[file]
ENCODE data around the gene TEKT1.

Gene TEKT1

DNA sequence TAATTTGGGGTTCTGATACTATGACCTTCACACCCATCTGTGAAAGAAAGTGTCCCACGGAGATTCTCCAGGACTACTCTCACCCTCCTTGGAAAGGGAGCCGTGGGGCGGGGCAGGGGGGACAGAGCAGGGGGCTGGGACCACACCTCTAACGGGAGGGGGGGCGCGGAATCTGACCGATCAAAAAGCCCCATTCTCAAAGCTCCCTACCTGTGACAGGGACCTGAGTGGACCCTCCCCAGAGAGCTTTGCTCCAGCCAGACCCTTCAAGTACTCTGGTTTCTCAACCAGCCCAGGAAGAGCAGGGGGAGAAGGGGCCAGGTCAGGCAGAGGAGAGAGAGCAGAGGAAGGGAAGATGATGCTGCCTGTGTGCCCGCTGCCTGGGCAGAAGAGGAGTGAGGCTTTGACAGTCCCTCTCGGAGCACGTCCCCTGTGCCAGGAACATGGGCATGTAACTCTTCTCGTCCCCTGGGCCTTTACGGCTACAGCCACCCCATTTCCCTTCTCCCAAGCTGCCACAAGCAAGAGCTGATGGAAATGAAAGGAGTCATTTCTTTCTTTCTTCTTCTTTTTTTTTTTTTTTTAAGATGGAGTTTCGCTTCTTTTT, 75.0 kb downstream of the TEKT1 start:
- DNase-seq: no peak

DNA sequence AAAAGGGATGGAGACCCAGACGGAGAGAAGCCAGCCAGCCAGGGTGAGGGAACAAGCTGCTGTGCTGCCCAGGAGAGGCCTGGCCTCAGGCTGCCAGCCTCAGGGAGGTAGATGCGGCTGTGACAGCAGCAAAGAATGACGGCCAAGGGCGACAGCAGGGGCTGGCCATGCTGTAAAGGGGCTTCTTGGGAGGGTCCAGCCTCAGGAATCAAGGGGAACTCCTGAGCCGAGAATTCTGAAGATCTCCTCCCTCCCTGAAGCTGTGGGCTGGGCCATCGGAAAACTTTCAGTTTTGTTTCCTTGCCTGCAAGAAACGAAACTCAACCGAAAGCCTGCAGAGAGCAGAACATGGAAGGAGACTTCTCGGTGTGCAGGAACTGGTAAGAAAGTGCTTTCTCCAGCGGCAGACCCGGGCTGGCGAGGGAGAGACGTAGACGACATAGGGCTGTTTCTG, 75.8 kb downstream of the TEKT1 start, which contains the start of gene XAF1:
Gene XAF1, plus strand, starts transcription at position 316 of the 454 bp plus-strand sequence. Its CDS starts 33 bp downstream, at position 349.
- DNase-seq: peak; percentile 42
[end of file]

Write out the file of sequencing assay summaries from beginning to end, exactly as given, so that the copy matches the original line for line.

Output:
ENCODE data around the gene TEKT1.

Gene TEKT1

DNA sequence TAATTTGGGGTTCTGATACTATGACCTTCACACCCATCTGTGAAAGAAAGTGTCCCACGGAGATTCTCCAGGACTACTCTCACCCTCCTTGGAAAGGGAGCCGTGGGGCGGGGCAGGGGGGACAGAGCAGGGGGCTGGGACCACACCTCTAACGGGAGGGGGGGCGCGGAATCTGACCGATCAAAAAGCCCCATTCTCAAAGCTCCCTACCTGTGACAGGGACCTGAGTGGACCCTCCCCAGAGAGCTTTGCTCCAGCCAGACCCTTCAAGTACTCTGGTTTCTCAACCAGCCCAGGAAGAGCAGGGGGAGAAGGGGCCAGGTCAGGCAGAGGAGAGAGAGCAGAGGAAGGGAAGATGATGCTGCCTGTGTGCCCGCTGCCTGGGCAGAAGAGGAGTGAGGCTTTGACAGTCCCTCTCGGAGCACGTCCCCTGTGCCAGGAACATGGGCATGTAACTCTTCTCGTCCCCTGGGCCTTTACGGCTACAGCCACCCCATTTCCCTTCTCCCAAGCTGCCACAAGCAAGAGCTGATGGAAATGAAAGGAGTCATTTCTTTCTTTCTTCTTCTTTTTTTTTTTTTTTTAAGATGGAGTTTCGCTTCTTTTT, 75.0 kb downstream of the TEKT1 start:
- DNase-seq: no peak

DNA sequence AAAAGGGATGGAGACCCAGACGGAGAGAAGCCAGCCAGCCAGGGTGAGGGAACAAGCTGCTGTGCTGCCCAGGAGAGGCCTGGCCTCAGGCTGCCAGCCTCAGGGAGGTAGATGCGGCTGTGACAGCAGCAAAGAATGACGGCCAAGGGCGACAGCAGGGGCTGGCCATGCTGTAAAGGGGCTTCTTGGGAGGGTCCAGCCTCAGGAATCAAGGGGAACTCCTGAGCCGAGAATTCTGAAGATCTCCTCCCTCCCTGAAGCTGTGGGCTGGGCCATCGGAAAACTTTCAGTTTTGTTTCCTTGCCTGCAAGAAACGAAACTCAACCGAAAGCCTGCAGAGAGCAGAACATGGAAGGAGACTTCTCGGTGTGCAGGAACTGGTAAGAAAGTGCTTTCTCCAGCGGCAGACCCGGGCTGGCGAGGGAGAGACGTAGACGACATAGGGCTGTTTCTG, 75.8 kb downstream of the TEKT1 start, which contains the start of gene XAF1:
Gene XAF1, plus strand, starts transcription at position 316 of the 454 bp plus-strand sequence. Its CDS starts 33 bp downstream, at position 349.
- DNase-seq: peak; percentile 42